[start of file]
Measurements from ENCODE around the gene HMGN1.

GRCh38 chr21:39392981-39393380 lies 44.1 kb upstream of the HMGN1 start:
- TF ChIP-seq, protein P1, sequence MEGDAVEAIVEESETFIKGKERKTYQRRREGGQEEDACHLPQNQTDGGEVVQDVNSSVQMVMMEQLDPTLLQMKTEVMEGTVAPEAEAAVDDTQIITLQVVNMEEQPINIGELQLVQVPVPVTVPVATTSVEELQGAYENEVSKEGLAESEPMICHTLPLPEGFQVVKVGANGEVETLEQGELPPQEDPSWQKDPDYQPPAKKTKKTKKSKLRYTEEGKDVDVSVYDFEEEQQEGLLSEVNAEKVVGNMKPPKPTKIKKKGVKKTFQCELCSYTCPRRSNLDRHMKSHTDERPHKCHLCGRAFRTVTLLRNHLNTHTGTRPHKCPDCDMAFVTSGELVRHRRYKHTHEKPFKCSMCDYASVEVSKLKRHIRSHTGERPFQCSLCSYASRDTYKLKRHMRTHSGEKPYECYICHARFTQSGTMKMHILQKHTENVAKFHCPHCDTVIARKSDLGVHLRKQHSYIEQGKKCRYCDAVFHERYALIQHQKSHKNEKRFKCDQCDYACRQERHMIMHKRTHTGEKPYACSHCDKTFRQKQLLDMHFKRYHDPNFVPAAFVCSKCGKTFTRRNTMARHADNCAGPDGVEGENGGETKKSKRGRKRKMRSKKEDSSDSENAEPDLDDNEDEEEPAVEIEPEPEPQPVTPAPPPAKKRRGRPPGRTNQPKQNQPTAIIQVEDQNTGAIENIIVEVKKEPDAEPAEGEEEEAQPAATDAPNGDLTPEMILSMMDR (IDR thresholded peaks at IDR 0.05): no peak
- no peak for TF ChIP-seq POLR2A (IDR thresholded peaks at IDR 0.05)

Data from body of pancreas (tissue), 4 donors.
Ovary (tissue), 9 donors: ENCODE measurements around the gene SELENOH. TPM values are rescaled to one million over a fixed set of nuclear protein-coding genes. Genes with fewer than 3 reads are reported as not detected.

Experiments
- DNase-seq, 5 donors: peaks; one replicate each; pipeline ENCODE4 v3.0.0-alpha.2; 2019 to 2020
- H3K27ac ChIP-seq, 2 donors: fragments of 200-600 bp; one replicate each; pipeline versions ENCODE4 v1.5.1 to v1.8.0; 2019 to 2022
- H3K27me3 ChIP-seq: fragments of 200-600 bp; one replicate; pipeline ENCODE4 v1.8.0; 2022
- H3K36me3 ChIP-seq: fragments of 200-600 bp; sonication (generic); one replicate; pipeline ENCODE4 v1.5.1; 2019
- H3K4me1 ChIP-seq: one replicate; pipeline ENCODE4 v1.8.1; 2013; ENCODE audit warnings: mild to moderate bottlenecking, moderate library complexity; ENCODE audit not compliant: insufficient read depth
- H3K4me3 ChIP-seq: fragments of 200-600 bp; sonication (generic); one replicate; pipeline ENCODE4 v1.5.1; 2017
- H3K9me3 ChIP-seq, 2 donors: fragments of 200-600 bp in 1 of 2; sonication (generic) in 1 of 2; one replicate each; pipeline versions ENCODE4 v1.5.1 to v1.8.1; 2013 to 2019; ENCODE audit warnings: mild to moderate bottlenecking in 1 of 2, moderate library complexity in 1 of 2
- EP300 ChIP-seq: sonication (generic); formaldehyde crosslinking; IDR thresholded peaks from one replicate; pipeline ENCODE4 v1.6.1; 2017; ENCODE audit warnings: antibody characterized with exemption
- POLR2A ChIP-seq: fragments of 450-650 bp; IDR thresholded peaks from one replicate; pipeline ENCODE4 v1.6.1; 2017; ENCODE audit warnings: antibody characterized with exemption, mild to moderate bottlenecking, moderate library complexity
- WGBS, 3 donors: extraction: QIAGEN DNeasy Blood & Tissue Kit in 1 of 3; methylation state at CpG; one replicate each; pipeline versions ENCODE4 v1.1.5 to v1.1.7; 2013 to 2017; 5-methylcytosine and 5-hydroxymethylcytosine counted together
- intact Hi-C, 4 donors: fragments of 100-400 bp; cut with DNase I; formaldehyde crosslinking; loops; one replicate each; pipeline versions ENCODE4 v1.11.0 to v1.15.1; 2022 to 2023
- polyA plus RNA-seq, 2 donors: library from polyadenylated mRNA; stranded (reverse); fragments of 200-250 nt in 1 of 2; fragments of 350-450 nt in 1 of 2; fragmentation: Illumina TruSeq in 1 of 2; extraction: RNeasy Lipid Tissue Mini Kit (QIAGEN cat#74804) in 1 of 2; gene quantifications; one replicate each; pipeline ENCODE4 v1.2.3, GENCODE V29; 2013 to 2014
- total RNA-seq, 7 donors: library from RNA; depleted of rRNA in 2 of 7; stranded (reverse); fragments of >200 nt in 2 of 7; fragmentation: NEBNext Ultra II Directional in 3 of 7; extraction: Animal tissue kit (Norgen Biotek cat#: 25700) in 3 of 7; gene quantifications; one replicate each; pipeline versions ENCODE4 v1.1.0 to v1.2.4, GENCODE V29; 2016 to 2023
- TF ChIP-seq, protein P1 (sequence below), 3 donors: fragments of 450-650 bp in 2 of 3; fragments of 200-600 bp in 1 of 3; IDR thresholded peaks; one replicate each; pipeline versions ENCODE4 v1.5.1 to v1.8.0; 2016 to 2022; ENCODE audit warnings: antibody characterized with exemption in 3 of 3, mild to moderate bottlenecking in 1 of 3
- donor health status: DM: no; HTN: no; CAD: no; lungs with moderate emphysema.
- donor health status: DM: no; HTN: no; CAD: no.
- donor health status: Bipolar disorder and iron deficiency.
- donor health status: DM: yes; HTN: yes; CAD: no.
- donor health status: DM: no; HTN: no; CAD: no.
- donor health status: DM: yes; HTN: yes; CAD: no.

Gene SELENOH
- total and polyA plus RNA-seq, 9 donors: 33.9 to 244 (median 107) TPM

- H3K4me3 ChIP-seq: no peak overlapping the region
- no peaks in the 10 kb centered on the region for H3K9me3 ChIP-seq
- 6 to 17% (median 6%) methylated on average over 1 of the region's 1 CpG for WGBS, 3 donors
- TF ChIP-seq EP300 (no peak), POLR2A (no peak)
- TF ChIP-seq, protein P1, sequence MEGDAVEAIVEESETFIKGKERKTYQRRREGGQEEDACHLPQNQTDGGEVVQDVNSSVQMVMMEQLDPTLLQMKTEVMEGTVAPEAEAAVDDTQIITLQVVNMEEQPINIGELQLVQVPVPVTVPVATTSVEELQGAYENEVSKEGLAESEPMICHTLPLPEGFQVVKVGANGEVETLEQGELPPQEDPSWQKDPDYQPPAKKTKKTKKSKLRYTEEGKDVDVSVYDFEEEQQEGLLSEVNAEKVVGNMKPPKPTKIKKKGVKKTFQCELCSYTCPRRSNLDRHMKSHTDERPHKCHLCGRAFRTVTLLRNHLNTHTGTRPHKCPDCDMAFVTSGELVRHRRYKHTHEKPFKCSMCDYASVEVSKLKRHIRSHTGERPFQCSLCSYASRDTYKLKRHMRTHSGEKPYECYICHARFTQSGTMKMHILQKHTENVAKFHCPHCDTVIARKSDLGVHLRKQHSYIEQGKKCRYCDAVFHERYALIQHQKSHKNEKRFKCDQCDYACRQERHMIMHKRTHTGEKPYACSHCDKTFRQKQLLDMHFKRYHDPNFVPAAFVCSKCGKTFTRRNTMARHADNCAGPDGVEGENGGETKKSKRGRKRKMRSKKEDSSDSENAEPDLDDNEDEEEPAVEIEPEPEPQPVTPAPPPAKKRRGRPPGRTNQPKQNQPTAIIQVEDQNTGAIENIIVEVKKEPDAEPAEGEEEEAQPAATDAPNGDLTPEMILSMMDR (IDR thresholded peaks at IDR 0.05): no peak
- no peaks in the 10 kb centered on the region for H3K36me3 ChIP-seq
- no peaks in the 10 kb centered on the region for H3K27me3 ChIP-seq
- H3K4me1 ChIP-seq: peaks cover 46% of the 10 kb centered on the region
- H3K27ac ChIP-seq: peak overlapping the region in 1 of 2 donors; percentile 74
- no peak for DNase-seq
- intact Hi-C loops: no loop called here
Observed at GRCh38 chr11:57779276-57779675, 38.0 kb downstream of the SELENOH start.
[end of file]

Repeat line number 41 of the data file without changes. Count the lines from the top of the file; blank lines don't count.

Observed at GRCh38 chr11:57779276-57779675, 38.0 kb downstream of the SELENOH start.